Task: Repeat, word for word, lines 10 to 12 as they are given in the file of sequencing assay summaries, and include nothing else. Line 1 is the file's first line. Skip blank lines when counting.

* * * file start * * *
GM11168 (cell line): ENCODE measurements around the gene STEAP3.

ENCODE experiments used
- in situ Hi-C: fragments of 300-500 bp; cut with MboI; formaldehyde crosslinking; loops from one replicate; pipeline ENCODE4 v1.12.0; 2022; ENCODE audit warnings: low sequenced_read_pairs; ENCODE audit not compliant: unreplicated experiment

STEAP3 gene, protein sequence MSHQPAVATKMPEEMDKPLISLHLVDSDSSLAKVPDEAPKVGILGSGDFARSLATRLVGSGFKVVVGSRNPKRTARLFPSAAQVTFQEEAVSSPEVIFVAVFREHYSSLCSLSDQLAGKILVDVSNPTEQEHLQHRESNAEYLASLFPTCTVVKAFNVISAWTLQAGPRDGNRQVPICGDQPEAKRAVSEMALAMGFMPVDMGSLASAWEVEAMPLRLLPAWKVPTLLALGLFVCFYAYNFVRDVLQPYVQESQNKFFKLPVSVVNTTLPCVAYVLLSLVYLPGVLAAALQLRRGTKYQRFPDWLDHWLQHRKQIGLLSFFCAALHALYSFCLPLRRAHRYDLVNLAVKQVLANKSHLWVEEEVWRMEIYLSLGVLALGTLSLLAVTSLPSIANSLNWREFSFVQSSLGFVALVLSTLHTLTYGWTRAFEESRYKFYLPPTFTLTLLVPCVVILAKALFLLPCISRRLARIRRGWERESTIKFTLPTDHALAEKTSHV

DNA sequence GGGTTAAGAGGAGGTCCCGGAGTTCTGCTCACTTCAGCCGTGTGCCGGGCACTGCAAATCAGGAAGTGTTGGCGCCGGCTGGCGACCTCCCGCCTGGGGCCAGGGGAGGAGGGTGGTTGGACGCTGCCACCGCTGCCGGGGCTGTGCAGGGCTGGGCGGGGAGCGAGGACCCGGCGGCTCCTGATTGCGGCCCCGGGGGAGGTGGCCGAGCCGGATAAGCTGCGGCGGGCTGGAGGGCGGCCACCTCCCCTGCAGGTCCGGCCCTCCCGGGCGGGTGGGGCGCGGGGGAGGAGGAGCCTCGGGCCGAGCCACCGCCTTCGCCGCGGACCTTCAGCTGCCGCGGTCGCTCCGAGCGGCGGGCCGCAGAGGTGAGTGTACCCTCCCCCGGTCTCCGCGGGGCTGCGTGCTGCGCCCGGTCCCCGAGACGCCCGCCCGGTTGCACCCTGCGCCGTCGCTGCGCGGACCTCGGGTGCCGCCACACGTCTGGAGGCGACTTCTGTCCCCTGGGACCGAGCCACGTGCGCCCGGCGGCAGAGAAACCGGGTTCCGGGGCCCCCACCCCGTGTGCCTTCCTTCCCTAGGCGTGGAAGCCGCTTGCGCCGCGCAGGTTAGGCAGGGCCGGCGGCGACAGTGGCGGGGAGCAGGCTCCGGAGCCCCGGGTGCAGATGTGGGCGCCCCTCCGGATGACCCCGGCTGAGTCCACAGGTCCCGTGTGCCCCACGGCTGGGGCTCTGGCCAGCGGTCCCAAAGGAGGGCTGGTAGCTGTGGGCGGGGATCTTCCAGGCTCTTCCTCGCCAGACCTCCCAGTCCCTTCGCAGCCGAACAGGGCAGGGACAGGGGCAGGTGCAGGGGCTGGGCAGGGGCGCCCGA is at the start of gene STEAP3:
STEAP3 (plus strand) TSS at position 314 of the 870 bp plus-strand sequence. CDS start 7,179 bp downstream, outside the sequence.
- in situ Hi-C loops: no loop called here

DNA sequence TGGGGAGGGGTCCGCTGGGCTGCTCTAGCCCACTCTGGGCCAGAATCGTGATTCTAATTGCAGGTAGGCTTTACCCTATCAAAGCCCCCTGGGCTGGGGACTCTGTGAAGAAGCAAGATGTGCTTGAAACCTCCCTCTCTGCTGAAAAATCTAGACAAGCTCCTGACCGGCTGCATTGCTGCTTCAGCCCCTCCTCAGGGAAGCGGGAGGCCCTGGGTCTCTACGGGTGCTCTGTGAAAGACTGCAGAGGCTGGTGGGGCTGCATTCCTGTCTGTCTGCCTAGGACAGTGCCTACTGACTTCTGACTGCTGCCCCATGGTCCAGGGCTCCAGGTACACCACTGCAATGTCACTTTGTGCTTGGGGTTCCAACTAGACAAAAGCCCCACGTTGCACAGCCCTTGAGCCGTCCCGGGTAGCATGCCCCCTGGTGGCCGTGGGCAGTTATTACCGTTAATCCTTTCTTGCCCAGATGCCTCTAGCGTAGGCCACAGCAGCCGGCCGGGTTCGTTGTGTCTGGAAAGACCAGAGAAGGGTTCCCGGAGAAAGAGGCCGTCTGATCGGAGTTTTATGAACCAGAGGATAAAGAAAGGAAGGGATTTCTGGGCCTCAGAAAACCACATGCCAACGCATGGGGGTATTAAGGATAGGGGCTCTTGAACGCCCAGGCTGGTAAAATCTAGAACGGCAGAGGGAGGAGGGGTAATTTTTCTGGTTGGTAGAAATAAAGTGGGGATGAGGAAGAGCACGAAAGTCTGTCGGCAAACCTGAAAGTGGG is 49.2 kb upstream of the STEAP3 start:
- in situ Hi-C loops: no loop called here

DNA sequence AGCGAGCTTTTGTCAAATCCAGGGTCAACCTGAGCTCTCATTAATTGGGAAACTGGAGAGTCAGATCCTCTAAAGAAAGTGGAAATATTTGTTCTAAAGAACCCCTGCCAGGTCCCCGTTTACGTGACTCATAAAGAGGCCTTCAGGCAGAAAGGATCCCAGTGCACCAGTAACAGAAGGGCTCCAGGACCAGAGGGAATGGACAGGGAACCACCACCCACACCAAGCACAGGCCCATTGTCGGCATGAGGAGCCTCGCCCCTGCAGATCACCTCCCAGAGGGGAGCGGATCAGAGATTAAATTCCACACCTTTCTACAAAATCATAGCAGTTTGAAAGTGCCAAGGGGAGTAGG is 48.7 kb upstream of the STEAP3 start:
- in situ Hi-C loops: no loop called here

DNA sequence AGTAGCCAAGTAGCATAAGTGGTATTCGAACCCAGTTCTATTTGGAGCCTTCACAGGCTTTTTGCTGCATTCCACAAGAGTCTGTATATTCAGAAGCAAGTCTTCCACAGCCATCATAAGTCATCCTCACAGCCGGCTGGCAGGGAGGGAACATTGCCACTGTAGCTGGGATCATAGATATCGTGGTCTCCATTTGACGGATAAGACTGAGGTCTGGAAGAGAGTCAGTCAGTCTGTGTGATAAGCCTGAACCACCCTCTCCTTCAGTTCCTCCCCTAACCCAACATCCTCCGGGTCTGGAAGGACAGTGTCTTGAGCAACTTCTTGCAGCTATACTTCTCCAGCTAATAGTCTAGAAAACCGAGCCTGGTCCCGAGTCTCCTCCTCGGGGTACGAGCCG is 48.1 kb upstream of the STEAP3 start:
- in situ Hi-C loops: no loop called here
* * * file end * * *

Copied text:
DNA sequence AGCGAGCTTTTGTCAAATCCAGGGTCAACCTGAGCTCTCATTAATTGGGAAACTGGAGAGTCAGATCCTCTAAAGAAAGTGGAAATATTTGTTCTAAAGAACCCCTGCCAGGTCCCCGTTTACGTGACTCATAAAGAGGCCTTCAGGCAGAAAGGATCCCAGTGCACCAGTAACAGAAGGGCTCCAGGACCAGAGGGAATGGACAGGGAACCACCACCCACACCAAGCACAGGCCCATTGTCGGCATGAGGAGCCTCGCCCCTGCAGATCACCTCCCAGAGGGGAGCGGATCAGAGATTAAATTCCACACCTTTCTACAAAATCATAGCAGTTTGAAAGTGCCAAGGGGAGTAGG is 48.7 kb upstream of the STEAP3 start:
- in situ Hi-C loops: no loop called here

DNA sequence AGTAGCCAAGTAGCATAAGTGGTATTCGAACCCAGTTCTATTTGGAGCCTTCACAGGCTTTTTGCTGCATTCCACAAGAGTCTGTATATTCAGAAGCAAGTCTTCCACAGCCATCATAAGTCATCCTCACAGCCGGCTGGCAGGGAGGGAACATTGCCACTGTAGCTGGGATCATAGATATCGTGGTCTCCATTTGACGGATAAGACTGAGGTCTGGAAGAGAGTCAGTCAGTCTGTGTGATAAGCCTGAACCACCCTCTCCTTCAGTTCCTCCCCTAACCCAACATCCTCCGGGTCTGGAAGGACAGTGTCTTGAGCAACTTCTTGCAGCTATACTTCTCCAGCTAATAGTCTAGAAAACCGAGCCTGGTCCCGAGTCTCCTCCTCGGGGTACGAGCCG is 48.1 kb upstream of the STEAP3 start: